The United Nations’ emergency relief coordinator, Martin Griffiths, said in Geneva that $4.4 billion was needed for the Afghanistan Humanitarian Response Plan alone, “to pay direct” to health workers and others, not the de facto authorities.
“This is the largest single country’s humanitarian appeal ever and is three times the amount needed, which was actually raised in 2021,” said Martin Griffiths, Secretary-General UN Deputy for Humanitarian Affairs, during a press briefing in Geneva.
The funds aim to provide life-saving humanitarian assistance to 22 million people in Afghanistan and to support 5.7 million displaced Afghans and local communities in five neighbouring countries. The UN High Commissioner for Refugees, Filippo Grandi, called for raising $623 million to help refugees and host communities in five neighbouring countries, under the Regional Refugee Response Plan on the Situation in Afghanistan.
Filippo Grandi said, “Today, we are issuing an aid appeal of $4 billion for Afghanistan in 2022”. This is the largest ever appeal for humanitarian assistance to a single country and now, in fact, three times more is needed than what was raised in 2021.
Martin Griffiths called the fund to be a stop-gap. “An absolutely essential stop-gap measure that we are putting in front of the international community today. Without this being funded, there won’t be a future, we need this to be done, otherwise, there will be outflow, there will be suffering,” he said.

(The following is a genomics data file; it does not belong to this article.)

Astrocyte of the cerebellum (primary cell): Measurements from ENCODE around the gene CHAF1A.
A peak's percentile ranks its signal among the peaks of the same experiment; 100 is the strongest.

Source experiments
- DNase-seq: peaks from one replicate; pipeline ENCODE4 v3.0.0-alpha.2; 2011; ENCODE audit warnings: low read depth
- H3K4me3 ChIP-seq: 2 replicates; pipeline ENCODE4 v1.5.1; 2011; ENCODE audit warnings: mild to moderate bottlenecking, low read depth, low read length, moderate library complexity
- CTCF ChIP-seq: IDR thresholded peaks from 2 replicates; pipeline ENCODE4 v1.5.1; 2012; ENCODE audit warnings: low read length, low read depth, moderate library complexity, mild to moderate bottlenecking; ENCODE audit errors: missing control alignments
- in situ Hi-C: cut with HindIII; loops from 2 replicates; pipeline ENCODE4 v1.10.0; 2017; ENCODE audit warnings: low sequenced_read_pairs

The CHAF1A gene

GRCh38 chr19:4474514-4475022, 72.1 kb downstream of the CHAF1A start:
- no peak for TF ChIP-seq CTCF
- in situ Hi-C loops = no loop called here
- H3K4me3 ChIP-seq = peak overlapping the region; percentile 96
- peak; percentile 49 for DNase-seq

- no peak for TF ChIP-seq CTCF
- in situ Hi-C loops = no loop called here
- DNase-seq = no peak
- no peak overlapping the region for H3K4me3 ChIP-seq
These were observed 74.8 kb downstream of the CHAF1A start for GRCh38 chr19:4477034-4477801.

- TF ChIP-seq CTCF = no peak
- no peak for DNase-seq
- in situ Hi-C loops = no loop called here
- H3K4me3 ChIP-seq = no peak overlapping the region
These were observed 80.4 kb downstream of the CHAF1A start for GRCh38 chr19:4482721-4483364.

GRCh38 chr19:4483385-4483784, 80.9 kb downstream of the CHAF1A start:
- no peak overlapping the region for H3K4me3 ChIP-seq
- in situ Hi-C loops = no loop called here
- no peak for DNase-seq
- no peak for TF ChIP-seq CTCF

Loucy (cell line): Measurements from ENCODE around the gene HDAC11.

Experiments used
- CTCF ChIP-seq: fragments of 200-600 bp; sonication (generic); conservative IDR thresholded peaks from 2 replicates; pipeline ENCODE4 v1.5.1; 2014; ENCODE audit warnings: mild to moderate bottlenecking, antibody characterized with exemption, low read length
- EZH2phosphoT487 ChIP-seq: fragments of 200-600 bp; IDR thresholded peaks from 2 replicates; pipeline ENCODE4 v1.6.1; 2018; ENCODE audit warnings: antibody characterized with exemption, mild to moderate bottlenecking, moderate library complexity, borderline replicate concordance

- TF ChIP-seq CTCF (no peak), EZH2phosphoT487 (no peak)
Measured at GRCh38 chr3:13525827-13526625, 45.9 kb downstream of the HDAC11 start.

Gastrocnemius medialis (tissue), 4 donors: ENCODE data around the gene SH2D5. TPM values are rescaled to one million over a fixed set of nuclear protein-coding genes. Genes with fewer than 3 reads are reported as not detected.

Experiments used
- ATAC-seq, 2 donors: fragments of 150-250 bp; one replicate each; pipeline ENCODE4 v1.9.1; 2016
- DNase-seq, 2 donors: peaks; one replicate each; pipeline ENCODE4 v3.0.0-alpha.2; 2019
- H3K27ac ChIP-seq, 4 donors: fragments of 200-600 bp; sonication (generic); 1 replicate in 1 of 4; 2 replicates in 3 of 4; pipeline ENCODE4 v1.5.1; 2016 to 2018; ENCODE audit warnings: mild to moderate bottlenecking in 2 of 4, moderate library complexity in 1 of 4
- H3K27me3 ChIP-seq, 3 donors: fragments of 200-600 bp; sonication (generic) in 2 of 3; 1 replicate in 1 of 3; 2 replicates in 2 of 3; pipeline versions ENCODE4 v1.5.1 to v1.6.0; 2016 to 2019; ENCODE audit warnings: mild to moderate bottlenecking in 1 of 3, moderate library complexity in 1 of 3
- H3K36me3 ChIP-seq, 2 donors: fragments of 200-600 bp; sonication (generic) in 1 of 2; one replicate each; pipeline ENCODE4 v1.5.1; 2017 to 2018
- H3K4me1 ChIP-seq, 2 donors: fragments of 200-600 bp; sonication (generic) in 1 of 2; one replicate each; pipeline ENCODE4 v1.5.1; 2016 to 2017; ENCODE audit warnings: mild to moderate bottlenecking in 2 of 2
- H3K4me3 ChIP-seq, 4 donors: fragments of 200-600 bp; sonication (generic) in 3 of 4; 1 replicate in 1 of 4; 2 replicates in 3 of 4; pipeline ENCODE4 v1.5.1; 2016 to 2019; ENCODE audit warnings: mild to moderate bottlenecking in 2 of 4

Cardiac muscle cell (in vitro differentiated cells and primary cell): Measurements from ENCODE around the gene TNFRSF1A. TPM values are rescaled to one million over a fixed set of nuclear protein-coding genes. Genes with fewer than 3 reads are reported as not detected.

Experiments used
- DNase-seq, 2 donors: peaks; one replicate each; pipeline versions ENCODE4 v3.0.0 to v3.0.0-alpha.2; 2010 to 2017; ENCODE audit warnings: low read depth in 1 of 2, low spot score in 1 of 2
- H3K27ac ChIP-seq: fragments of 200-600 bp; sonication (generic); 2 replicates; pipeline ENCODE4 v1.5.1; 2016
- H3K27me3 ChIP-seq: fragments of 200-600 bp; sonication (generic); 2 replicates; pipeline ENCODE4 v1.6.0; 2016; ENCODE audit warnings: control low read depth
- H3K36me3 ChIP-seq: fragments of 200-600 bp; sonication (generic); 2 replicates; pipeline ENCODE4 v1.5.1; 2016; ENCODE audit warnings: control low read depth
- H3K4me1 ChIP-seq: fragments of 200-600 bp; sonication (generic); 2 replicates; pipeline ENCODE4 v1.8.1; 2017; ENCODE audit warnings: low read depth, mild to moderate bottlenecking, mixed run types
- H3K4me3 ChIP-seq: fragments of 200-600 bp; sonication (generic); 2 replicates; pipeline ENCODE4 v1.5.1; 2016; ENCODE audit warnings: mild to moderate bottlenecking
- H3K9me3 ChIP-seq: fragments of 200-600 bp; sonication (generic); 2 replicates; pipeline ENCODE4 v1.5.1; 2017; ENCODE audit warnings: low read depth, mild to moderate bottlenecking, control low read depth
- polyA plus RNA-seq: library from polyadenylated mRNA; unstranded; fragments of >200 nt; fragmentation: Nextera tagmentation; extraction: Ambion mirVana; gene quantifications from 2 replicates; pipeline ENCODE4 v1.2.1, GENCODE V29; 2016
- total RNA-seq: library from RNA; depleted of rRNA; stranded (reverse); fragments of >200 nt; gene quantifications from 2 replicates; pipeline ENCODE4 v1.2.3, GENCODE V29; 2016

One million children at risk of severe acute malnutrition
According to the United Nations Office for the Coordination of Humanitarian Affairs (OCHA), half of the population today face hunger, more than nine million people have been displaced and millions of children are out of school. Farmers and ranchers are battling the worst drought in decades and the economy is in free fall. Without support, tens of thousands of children are at risk of dying from malnutrition as basic health services have collapsed.
Avoiding a bigger refugee crisis
Stressing the need to avoid a wider regional crisis emanating from Afghanistan, the two senior UN officials insisted that the most important thing is “to stabilise the situation inside Afghanistan, including that of internally displaced persons”.
Some 22 million people, more than half of the country’s population, are in urgent need of assistance. The United Nations needs $623 million more to help the 5.7 million Afghans who have been refugees, sometimes for many years, in five neighbouring countries, mainly Iran and Pakistan. “My message is urgent: do not close the door on the Afghan people,” Griffiths insisted.
Since the Taliban hardline Islamist movement seized control of Afghanistan in mid-August, the country has plunged into financial chaos, with inflation and unemployment surging. Washington has frozen billions of dollars of the country’s assets, while aid supplies have been heavily disrupted. Afghanistan also suffered its worst drought in decades in 2021.